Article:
Production of Non-Organic Milk and rBGH

rbGH stands for "recombinant bovine growth hormone," and it is estimated to be used in the raising of approximately 15-20% of U.S. dairy cows. You'll also see this hormone called rbST (recombinant bovine somatotropin). Originally developed by Monsanto and now produced by Elanco (a company which acquired rights to the synthetic hormone from Monsanto in 2008), rbGH is sold under the brand name Posilac (TM) and it is one of the largest dairy animal pharmaceutical products sold in the U.S. While still used in the production of non-organic dairy products, use of rbGH and rbST is not allowed in the production of organic products.

Use of rbGH in dairy cows in the U.S. began in the mid-1990's as a way of increasing milk production. Even though the U.S. Food and Drug Administration (FDA) continues to allow for use of rbGH in the raising of dairy cattle, there has been widespread rejection of this practice outside of the U.S., including countries like Canada, Australia, New Zealand, Japan, and all countries belonging to the European Union (27 countries, including the United Kingdom, France, Spain, Italy, Germany, Greece, Hungary, Poland, Norway, Sweden and Denmark). In addition, many large retailers and manufacturers in the U.S. have rejected use of rbGH in their products.

From a physiological perspective, rbGH is part of a complicated network of hormones and hormone-like substances that are required for growth and proper differentiation of cells. An especially important part of this network is a polypeptide (small protein-like molecule) called insulin-like growth factor 1, or IGF-1. In humans, elevated blood levels of IGF-1 are associated with increased risk of certain cancers, especially breast cancer in women and prostate cancer in men. Cows injected with rbGH would, of course, be expected to have elevated amounts of rbGH in their bodies. In addition, however, cows injected with rbGH would be expected to have higher levels of IGF-1 as well. A question raised by many scientists is whether humans regularly consuming milk from rbGH-injected dairy cows are at increased risk for IGF-1 exposure and IGF-1 associated cancers. We have not seen any large-scale human study that has determined regular consumption of milk from rbGH-injected cows to be a risk factor for cancer. In fact, we've found indexed-journal reviews in this area that report no evidence for this association. Still, the connection between excessive exposure to growth hormone, insulin-like growth factor 1, and increased cancer risk makes logical sense to us, and it's difficult for us to dismiss the rejection of this cow-raising practice by so many countries. It's a practice that we would like to see prohibited in the U.S., and it's also a practice whose outcome can be avoided through the purchase of certified organic milk (and other certified organic dairy products). Not only is the use of rbGH prohibited in the production of organic milk and milk products, but also prohibited is the use of many other potentially toxic substances.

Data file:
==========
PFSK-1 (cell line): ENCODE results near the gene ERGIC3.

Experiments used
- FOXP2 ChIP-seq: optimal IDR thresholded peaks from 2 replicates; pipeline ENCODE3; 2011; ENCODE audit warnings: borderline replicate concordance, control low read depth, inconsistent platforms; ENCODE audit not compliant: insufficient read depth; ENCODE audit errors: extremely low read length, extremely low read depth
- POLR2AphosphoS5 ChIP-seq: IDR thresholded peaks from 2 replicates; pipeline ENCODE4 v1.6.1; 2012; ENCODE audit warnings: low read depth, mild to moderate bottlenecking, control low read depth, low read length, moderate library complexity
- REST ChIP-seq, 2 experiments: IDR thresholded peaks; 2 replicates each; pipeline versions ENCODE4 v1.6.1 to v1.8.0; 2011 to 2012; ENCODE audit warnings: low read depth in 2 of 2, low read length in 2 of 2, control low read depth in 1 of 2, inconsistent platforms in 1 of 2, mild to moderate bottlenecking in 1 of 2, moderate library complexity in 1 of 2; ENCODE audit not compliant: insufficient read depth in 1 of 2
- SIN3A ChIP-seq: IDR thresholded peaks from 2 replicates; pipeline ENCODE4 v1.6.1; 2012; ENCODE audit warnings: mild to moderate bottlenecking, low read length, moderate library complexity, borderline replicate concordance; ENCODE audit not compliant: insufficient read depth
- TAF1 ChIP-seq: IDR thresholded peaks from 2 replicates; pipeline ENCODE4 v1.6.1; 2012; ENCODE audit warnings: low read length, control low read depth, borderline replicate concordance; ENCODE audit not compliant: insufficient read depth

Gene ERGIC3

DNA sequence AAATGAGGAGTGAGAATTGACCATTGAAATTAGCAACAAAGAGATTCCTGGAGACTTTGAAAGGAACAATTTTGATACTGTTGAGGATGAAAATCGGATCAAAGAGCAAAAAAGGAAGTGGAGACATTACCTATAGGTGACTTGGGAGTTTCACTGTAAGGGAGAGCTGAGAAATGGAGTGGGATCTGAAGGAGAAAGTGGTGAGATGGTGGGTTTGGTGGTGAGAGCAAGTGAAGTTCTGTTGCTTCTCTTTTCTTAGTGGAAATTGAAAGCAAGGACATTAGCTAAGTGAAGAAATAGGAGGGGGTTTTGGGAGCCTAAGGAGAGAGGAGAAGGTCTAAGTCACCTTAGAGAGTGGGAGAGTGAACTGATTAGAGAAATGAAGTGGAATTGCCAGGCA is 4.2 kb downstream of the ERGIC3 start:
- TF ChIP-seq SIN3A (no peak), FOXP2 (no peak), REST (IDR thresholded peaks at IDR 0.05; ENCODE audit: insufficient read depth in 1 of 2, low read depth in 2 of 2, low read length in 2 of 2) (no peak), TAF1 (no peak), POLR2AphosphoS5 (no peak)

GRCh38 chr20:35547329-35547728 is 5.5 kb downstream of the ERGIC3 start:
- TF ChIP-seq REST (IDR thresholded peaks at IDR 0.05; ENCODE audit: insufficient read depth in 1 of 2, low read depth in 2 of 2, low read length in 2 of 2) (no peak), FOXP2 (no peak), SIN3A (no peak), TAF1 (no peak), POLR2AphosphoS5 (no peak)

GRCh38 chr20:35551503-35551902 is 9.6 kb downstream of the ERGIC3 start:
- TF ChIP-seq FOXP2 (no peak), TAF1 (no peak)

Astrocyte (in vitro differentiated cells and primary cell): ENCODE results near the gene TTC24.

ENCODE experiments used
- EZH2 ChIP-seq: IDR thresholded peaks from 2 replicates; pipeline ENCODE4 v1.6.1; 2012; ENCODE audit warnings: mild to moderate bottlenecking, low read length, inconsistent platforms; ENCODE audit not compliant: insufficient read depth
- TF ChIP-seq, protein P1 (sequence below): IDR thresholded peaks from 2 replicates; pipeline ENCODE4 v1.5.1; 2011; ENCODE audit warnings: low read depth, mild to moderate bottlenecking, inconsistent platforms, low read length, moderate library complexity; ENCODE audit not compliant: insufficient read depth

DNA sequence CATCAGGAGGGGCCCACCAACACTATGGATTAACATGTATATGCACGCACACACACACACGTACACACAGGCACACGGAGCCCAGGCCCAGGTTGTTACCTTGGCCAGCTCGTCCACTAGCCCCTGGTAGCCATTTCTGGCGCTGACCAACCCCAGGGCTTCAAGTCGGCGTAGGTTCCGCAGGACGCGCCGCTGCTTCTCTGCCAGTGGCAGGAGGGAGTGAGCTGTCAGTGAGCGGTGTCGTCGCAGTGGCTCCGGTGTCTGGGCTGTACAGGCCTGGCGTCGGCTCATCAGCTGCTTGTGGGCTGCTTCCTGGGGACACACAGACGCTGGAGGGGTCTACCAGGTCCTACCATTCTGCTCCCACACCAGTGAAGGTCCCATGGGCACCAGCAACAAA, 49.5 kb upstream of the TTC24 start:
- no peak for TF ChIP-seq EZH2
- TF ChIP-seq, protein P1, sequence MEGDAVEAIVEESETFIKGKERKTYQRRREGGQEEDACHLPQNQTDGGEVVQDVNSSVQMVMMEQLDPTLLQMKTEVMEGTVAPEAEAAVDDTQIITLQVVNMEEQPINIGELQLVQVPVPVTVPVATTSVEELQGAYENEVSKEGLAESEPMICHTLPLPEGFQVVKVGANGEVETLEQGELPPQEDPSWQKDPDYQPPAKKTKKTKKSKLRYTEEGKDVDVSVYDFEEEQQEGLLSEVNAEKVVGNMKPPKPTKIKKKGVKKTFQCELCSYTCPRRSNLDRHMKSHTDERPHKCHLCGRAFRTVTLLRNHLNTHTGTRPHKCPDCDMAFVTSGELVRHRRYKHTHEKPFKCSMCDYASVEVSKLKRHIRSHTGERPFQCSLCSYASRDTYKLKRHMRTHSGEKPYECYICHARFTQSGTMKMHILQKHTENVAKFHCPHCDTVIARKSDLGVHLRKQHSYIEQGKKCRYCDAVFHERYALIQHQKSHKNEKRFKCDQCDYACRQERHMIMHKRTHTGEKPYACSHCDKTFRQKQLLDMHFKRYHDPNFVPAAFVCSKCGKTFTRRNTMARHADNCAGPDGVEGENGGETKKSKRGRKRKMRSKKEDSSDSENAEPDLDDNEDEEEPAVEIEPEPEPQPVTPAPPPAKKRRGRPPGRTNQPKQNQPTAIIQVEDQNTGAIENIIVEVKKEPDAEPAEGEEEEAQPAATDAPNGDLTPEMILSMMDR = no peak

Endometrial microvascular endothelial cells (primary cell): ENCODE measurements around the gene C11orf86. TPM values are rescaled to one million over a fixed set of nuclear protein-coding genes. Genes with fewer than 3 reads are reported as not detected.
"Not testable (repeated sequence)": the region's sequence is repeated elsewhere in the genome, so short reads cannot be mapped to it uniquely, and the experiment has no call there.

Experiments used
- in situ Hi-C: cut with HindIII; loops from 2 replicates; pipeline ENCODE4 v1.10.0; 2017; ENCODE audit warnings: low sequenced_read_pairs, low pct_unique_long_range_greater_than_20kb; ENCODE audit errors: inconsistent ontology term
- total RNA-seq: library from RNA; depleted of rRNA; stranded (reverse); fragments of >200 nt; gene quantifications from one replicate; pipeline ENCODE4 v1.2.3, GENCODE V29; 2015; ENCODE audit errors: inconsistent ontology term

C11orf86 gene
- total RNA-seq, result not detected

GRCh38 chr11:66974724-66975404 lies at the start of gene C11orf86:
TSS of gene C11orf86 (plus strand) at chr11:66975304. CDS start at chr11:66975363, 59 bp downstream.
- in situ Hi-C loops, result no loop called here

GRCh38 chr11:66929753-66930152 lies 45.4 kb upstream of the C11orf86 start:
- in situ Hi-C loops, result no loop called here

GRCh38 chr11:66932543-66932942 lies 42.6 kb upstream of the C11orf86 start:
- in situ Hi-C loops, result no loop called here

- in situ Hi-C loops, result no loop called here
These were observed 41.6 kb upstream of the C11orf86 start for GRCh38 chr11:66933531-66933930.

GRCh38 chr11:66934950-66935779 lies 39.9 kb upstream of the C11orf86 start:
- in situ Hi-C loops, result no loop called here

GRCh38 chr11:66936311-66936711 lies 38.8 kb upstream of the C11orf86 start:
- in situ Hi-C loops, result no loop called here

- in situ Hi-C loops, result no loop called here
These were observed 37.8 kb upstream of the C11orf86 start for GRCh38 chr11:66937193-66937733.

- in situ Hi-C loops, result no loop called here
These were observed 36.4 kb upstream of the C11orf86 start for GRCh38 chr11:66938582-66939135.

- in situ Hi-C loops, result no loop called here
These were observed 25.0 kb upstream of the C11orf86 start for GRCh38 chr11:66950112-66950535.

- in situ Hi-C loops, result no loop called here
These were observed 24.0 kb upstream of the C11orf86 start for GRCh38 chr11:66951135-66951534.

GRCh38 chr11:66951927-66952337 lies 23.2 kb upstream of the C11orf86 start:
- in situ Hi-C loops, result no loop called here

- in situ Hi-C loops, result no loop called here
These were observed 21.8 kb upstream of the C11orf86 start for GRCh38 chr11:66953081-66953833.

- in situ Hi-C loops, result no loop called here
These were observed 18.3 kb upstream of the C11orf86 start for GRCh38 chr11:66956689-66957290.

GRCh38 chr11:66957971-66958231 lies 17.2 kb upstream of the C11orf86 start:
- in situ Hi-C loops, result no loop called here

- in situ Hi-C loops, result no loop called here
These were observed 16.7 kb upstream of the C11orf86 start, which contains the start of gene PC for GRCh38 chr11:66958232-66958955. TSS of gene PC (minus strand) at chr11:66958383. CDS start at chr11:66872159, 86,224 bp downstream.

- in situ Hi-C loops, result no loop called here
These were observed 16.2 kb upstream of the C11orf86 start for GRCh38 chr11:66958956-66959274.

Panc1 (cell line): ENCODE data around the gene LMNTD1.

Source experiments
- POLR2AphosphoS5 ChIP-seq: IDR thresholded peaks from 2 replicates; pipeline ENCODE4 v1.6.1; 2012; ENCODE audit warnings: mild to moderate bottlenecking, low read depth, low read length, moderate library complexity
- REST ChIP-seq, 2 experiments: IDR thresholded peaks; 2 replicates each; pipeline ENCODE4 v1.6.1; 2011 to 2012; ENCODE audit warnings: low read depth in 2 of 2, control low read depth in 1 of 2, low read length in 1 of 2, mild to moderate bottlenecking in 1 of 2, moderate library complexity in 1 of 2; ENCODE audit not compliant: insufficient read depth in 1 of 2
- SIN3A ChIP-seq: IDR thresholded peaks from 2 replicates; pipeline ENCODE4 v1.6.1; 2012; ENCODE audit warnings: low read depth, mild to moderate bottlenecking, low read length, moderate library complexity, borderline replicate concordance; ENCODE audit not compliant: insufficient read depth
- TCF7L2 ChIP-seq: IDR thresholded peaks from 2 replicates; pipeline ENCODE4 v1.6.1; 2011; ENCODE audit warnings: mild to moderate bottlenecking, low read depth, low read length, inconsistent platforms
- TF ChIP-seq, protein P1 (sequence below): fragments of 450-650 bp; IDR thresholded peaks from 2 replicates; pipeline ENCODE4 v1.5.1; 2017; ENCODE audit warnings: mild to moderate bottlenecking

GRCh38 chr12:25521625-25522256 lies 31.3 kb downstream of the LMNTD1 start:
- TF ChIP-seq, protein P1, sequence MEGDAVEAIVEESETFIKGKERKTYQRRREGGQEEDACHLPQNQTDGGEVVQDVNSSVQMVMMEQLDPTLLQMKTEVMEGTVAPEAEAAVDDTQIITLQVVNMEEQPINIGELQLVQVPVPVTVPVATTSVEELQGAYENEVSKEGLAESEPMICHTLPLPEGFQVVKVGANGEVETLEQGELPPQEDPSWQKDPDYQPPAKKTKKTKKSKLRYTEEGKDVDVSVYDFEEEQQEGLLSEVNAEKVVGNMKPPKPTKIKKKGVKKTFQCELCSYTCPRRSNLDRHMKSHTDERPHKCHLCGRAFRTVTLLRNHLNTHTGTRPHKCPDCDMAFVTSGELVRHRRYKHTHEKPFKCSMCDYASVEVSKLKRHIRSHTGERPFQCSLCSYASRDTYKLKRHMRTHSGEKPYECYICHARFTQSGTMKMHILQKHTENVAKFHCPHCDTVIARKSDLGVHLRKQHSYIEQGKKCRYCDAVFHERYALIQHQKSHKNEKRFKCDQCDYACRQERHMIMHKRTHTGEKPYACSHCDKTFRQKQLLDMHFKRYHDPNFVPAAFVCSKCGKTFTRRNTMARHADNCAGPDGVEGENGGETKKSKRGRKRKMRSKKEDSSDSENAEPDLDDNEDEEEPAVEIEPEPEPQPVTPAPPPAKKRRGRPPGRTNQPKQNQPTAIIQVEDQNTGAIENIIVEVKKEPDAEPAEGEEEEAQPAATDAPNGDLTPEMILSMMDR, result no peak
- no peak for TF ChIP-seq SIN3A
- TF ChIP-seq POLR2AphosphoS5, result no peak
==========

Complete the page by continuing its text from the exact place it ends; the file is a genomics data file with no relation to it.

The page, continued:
Kaaks, R. (2004). "Nutrition, Insulin, IGF-1 Metabolism and Cancer Risk: a Summary of Epidemiological Evidence." Novartis Found Symp 262: 247-60; discussion 260-68.

Lonning PE and Helle SI. (2004). IGF-1 and Breast Cancer. Novartis Found Symp 262 (2004): 205-12; discussion 212-4, 265-268.

Parodi PW. (2005). Dairy Product Consumption and the Risk of Breast Cancer. J Am Coll Nutr December 2005 vol. 24 no. suppl 6 556S-568S.

Roberts CT Jr. IGF-1 and Prostate Cancer. Novartis Found Symp 262 (2004): 193-9; discussion 199-204, 265-8.

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